July 18 -- DaimlerChrysler's management is ready to give up some of its pay if employees make concessions in the automaker's drive to cut $620 million in costs, a company spokesman said Sunday.

DaimlerChrysler workers have staged walkouts and rallies in recent days, halting production of some Mercedes-Benz cars as recently as Saturday to protest company demands to work more for the same pay. More walkouts are reportedly planned next week.

"I can confirm that the board is willing to make a contribution if there is an overall agreement," DaimlerChrysler spokesman Thomas Froehlich said Sunday.

He refused to comment in detail on a Bild am Sonntag newspaper report that chief executive Juergen Schrempp and other top managers were willing to relinquish 10 percent of their salaries if workers agree to a deal. The report cited no sources.

Schrempp told the Welt am Sonntag newspaper he believes a deal is possible soon.

"I am confident that we will have a solution shortly," he was quoted as saying. "We are in constructive negotiations."

DaimlerChrysler says labor costs at its plant in Sindelfingen near Stuttgart are higher than at another German factory in Bremen. The company has threatened to move production of future Mercedes-Benz C-class model cars to Bremen and South Africa unless it gets $620 million in annual savings at Sindelfingen.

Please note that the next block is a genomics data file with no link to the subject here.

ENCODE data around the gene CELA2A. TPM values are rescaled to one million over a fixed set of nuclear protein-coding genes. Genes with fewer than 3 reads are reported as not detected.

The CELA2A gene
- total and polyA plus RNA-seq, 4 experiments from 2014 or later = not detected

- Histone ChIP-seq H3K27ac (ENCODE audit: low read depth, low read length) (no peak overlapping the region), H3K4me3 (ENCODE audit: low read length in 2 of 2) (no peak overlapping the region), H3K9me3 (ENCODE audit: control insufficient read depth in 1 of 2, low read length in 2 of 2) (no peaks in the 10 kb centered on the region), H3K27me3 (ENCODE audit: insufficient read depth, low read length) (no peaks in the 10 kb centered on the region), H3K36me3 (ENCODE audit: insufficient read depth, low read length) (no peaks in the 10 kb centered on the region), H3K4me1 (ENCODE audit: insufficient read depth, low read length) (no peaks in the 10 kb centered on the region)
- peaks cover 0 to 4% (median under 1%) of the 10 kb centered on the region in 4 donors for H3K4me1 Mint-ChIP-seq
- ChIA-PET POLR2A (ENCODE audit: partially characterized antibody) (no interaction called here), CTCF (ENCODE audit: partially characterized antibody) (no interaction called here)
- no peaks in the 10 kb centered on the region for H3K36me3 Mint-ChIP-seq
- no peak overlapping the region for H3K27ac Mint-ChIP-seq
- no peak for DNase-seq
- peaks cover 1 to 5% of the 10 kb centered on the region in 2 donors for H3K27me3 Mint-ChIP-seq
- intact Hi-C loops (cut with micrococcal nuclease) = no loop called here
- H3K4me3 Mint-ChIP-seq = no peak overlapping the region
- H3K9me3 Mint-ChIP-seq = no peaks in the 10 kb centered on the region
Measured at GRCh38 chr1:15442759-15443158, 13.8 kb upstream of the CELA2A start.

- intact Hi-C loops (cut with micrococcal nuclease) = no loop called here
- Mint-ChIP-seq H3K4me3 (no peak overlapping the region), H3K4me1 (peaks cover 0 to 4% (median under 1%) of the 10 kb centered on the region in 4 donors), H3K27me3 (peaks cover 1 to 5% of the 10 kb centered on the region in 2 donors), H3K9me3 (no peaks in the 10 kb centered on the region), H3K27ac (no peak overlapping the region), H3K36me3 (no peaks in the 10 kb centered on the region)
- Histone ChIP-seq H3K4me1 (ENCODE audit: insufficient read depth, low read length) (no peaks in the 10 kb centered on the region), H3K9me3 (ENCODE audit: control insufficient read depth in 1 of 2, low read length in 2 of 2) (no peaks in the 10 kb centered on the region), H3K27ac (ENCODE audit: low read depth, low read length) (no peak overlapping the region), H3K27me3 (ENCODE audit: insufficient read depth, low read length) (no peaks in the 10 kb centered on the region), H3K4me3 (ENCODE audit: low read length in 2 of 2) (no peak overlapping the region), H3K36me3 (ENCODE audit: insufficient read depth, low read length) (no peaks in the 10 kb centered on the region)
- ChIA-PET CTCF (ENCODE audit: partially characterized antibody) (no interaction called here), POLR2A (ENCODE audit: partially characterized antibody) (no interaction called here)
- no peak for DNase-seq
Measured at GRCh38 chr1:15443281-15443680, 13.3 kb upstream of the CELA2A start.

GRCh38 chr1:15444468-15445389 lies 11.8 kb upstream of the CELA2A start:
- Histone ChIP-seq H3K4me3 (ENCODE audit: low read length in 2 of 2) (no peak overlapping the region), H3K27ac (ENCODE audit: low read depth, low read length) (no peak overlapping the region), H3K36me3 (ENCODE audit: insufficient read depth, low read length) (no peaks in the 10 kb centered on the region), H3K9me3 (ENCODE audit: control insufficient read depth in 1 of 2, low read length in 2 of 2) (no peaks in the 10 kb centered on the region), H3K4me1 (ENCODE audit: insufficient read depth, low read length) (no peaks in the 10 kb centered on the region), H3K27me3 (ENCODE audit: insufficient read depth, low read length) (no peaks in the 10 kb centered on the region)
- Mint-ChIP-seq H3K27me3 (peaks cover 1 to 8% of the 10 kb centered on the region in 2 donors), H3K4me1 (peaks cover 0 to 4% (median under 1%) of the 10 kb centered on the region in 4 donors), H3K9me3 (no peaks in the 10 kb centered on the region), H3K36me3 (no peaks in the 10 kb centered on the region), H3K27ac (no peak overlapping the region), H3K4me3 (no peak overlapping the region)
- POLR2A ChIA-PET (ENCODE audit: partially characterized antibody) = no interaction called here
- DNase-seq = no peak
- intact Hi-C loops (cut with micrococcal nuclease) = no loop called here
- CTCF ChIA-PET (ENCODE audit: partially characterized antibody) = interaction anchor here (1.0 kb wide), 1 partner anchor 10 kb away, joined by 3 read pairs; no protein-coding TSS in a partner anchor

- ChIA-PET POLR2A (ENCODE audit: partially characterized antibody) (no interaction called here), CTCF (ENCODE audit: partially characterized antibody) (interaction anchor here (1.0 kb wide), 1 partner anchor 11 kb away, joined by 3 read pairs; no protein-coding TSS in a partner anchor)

DaimlerChrysler wants to cut extra pay for evening and night shifts as well as the five minutes of paid break time that workers accumulate every hour under the local contract, won in a 1973 strike.

The top employee representative at DaimlerChrysler suggested any deal would have to involve a long-term commitment by management to lower its salaries.

"If the board is merely offering not to increase its income for one year, that's just ridiculous in my view," Erich Klemm was quoted in Bild am Sonntag.

Leaders of Chancellor Gerhard Schroeder's governing Social Democratic party are also lashing out at German companies, saying some are unfairly squeezing workers.

"We have to ensure that we don't end up with blind, total capitalism," party head Franz Muentefering said in Berliner Zeitung's weekend edition. Some companies are trying to "gag workers" and "turn back the wheel by 100 years," he said.